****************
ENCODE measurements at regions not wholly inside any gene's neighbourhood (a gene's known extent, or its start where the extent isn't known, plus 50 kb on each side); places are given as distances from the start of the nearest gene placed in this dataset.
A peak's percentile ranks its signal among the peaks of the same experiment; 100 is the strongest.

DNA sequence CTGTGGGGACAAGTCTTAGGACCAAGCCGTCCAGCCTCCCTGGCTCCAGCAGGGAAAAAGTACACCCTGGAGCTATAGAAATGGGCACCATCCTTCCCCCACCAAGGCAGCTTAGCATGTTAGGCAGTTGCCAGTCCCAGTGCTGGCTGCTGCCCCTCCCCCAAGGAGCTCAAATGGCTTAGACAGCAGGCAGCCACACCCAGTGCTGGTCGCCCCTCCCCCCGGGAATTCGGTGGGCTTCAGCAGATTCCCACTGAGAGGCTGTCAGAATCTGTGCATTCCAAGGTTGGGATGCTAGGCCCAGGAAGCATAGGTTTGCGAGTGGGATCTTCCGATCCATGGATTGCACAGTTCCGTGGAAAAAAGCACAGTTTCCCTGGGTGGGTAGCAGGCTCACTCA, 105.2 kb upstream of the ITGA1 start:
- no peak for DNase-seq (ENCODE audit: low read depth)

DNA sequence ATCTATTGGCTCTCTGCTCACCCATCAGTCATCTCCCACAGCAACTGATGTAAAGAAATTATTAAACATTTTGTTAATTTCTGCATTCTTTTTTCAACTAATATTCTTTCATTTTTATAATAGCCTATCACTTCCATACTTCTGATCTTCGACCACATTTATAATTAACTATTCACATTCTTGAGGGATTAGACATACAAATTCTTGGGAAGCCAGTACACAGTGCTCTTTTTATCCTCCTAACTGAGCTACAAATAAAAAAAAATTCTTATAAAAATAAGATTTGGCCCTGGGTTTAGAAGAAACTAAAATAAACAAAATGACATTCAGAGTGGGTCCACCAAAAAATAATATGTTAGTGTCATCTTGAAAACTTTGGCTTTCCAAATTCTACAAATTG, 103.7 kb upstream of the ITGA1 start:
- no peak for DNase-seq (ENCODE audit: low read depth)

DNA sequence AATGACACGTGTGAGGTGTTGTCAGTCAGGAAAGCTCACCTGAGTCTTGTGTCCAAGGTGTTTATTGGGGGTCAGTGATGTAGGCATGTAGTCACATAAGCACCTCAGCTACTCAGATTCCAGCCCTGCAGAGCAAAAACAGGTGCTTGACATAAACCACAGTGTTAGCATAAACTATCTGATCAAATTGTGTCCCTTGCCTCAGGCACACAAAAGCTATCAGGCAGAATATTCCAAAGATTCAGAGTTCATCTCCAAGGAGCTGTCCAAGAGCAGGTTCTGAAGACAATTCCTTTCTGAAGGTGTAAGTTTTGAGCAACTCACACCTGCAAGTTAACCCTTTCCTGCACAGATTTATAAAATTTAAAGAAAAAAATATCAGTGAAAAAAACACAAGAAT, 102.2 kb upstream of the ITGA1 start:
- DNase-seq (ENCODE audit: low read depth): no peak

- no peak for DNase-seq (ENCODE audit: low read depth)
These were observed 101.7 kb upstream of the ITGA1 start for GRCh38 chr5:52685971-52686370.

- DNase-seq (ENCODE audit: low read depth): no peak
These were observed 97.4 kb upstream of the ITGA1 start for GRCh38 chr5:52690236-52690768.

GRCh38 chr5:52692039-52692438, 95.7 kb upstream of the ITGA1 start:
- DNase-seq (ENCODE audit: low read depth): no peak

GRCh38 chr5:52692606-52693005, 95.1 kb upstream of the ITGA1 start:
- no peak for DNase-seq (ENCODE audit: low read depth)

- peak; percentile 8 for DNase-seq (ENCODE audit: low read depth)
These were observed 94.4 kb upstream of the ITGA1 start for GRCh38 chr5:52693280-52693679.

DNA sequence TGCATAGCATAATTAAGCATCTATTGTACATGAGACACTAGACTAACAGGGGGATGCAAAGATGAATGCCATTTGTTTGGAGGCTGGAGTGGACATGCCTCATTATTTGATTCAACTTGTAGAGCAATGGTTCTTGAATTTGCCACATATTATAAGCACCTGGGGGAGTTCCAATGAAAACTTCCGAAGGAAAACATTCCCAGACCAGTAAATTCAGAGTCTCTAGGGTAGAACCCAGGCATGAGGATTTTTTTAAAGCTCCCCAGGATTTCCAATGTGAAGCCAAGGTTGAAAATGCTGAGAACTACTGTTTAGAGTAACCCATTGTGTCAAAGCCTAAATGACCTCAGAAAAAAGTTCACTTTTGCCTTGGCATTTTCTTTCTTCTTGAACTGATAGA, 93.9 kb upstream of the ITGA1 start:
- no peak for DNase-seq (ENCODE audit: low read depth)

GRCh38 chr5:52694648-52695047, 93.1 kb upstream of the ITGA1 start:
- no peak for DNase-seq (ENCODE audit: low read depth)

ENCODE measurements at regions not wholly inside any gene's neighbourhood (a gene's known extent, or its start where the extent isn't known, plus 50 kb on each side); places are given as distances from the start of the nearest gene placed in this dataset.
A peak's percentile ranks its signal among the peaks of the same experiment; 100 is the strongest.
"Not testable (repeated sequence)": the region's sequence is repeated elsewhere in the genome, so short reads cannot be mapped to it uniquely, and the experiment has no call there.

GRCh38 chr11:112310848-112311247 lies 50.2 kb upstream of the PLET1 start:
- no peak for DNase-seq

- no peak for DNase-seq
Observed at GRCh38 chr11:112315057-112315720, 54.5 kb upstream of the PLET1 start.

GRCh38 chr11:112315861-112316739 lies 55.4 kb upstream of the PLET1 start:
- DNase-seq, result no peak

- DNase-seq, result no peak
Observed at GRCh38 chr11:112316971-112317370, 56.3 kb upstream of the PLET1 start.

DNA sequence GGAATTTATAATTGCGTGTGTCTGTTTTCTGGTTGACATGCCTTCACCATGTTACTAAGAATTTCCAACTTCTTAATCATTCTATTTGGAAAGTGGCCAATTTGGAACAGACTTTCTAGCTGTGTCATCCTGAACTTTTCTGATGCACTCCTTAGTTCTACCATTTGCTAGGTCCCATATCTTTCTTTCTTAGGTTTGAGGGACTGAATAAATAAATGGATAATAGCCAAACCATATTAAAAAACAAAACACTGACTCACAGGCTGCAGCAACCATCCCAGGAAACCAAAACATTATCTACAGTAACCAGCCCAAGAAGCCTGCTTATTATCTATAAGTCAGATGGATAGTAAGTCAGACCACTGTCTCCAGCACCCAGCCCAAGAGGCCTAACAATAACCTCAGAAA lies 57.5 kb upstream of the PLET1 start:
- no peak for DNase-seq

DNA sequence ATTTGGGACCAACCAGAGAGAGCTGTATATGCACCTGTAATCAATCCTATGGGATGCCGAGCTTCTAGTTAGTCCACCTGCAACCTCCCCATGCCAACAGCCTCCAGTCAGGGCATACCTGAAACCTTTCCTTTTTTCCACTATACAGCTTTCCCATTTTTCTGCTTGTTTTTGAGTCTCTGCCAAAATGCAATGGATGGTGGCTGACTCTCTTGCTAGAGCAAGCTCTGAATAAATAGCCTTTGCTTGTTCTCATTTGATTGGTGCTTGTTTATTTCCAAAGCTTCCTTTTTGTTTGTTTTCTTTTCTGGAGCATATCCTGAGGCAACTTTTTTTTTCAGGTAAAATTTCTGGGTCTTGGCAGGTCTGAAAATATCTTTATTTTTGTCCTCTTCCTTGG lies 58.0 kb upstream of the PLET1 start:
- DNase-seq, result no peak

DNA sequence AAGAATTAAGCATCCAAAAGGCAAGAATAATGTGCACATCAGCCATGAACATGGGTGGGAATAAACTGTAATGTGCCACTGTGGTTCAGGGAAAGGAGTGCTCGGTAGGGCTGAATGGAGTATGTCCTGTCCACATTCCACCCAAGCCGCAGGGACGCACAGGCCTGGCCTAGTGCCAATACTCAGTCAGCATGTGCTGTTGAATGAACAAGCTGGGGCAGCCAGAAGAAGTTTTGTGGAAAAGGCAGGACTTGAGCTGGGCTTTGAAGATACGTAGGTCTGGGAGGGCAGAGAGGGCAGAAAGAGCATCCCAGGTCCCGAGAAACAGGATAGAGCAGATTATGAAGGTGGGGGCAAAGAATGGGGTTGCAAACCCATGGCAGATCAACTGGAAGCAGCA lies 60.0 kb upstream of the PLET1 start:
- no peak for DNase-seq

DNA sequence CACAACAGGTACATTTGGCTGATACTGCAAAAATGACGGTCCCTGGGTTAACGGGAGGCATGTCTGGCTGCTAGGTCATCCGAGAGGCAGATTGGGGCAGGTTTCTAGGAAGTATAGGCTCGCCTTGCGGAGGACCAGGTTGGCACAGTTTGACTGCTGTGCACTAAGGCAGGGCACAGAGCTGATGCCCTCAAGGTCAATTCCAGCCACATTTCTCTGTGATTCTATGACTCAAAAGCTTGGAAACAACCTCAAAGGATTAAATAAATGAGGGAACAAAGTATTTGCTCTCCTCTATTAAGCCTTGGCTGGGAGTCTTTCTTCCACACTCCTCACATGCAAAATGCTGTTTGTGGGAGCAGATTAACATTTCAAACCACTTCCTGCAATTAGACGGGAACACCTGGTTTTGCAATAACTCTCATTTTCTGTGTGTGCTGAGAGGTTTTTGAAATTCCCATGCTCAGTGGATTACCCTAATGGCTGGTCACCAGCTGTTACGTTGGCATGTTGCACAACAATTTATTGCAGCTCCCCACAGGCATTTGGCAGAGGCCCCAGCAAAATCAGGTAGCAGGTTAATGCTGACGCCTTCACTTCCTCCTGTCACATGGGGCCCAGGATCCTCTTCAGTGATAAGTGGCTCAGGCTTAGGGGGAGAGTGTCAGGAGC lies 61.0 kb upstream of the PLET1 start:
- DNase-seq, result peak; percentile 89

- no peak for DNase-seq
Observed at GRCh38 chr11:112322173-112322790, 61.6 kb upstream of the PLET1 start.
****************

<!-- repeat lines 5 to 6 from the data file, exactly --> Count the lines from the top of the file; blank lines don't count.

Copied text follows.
DNA sequence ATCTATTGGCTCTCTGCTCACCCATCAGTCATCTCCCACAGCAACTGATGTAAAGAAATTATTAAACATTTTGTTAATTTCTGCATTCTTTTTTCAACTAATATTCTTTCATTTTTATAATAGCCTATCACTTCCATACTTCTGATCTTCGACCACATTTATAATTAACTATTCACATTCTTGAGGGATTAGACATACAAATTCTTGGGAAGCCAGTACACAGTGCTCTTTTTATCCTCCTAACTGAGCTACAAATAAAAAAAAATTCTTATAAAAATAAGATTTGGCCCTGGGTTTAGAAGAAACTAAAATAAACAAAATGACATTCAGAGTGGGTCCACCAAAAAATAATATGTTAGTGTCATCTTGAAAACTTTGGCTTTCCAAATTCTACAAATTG, 103.7 kb upstream of the ITGA1 start:
- no peak for DNase-seq (ENCODE audit: low read depth)